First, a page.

Sony pairs camera & display technology to create virtual production solution
Kevin O’Connor
Issue: January/February 2022

Sony pairs camera & display technology to create virtual production solution

As cinematographers and studios demand a flexible, realistic and timely way to transport viewers to imagined or remote destinations, especially with the restrictions presented by the pandemic, virtual production is quickly becoming the hottest alternative to on-location shooting. Instead of using blue- or greenscreen technology, which adds characters or locations in post, storytellers are turning to virtual production as a cost-effective and accommodating solution for creating virtual environments that can be interacted with on-set, captured in-camera and finished in realtime.

At Sony, product managers are testing how digital cinema cameras, such as the original Venice and the Venice 2, can be optimally paired with the Crystal LED wall to create cinematic images more easily while decreasing the work in post. Our engineers are currently testing, among other things, color calibration tools, which provide a consistent color pipeline for virtual production workflow embracing Venice and Crystal LED.

As a creative entertainment company with a hand in electronics, movies and gaming, as well as a stake in some of the most influential providers of rendering and visualization toolsets, Sony is in a unique position to leverage the latest innovations and develop products that work together to optimize workflows. With technology that spans across the production, distribution and viewing chain, Sony’s holistic capabilities and potential are hard to match.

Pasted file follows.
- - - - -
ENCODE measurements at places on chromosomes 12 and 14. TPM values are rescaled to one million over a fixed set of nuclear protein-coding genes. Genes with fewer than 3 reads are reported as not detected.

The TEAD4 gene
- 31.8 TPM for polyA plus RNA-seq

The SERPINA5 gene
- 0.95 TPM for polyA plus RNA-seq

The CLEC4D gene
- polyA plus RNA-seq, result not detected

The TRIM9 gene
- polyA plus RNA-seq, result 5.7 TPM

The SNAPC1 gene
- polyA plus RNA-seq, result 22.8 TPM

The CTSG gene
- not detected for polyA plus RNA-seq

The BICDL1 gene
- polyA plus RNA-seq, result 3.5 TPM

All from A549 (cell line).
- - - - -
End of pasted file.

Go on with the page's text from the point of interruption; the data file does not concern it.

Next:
The company’s high-performance Crystal LED display and original Venice digital cinema camera can be used to facilitate a dynamic virtual production environment that leverages the same wide color gamut. In fact, the B-series Crystal LED display is purpose-built for virtual production environments, developed in close collaboration with Sony Pictures Entertainment and the filmmaking community. Sony also works alongside thought leaders, like Epic Games, on virtual production solutions, supporting Epic’s Unreal Engine and In-Camera Visual Effects (ICVFX) toolset to help bring the virtual world into the real world.

Recently, Sony worked with Epic Games to test the performance of our original Venice camera in comparison to competitor cameras and walls, including our new Crystal LED wall. The tests compared a variety of aspects and challenges that productions face, including skin tones, color calibration, moire and more. The test findings and analysis will help to improve the virtual production user experience and workflow. 

At Sony, we’re focused on continuing to test and intensify our work with leaders in the virtual production realm to create solutions that are easy to use and establish a streamlined workflow, while addressing common challenges. To help achieve this, we recently launched a group, which I manage, dedicated to new areas of business, including virtual production, which builds on our commitment to the community and our customer base. Together we can help identify and establish new standards for the industry and serve as a trusted resource and expert in this evolving space.

As the industry embraces this new workflow, Sony is prepared to enable creators with intuitive, high-quality tools to enhance their storytelling and minimize the costs associated with traveling to different locations — all while providing new and engaging levels of reality.

Kevin O’Connor is the Head of New Media Sales and Business Development at Sony Electronics (